Educating Rita

Reviewer's rating

To mark the 40th anniversary of Willy Russell’s accomplished play Educating Rita, a fine and faithful production is touring the land.

The play is a wry and touching two-hander – Rita, a married Liverpudlian hairdresser who left school at 15 and has joined the Open University somewhat desperately hoping to get her education belatedly and expand her mind and her horizons despite objections from her husband and friends – and Frank, a dishevelled professor and minor poet moonlighting with the Open University out of hours to help fund his drinking habit: an alcoholic, self-pitying man but also a very intelligent tutor who grows very serious about educating Rita.

Of course each character has many things to teach the other and we watch both characters grow and change in their relation to each other through a series of vignette-like scenes. We also learn a lot about their lives outside the tutorial office and about the impact on both not only of the processes of learning and teaching but also of the development of a relationship between tutor and student. This is a complex play made direct and comprehensible by two very fine performances. The journeys of both characters are clearly observed and are completely engaging; the two people are also at times frustrating yet ultimately inspiring. This is a tight and well-constructed play with a lot of entertaining and sometimes provocative dialogue that creates a completely believable world.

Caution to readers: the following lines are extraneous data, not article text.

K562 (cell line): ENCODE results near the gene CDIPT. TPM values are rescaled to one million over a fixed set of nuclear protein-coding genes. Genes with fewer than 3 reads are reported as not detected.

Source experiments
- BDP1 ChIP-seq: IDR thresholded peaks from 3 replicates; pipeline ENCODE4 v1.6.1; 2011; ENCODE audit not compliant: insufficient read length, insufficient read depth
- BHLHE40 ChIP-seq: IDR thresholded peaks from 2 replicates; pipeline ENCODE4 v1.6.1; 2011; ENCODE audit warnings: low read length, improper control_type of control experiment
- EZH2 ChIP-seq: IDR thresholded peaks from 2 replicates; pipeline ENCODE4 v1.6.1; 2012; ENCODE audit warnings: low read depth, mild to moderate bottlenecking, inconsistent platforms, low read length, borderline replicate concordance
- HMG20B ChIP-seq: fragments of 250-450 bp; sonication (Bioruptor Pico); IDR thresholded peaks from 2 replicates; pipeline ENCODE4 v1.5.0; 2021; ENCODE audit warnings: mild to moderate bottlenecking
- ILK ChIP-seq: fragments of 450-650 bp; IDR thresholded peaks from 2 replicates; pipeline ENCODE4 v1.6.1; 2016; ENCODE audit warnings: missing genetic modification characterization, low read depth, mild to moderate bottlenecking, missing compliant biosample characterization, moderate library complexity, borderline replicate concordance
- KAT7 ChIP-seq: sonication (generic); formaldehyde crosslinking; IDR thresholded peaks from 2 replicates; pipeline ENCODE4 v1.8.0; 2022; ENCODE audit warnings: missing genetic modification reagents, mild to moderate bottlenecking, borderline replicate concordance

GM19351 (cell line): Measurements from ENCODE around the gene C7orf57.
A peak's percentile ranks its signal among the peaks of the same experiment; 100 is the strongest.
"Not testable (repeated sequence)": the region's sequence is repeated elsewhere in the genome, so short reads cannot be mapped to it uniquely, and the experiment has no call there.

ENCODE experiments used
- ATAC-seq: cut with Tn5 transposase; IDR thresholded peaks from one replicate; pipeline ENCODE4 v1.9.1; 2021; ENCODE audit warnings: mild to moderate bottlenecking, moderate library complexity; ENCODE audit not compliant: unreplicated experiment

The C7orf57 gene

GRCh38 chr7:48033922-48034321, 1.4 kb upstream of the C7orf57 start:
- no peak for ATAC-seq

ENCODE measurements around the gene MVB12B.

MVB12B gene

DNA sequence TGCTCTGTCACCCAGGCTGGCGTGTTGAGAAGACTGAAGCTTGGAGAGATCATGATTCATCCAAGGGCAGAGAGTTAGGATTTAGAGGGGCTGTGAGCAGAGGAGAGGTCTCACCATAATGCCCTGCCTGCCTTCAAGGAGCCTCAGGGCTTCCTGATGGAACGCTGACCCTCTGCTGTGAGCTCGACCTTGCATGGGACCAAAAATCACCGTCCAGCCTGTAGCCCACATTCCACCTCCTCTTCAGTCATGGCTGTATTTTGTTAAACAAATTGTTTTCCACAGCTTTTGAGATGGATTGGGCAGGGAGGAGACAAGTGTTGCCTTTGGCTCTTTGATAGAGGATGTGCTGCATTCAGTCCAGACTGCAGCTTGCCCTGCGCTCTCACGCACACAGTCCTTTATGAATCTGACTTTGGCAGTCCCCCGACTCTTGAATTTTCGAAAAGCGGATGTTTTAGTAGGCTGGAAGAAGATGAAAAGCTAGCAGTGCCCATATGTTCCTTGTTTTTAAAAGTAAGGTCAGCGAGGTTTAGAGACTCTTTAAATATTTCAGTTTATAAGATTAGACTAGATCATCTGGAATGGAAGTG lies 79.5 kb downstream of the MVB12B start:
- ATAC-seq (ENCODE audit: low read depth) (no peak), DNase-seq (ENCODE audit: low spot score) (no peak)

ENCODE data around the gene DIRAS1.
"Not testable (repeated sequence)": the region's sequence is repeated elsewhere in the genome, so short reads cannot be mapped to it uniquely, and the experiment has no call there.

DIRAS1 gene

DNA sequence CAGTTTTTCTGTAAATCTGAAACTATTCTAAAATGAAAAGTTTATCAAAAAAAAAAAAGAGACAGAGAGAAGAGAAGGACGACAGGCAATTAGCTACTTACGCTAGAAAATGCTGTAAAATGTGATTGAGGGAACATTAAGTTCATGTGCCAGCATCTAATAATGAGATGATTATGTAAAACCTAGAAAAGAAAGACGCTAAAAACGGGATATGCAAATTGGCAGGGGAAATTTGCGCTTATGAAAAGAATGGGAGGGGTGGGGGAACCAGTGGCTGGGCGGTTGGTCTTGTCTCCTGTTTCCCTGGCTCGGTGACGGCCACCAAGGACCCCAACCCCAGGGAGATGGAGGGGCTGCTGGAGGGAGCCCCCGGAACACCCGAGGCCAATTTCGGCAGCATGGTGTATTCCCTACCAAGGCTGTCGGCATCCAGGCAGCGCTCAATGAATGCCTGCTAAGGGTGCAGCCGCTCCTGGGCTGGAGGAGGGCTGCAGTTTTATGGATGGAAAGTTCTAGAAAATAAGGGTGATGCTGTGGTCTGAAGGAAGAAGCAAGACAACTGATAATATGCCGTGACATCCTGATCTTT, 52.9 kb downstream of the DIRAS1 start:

Stephen Tompkinson is totally convincing and also attractive as the self-hating, disappointed professor whose mentoring of Rita brings out the best in him and gets him questioning and facing his demons; and Jessica Johnson is utterly charming and completely captivating as Rita, moving from desperation to a kind of wisdom. You cannot help cheering her on as she grows, develops and even, for a while, changes her accent. Both actors are very funny and manage to convey a great range of thoughts and reactions.

The director Max Roberts has done a very fine job keeping the play moving along. All scene changes and time jumps are completely in the hands of the two actors and they never miss a beat. You may only see two actors up there but somehow the clever script and the performances suggest the context of these two characters, their worlds come alive, and you leave the theatre having made their journeys with them with great pleasure. The fine set design by Patrick Connellan evokes the feel of those well-made West End plays of the past; the costumes seem very much of the era of the story; and the whole show is an excellent way to experience this clever script. Forty years on this play is more relevant and touching than ever.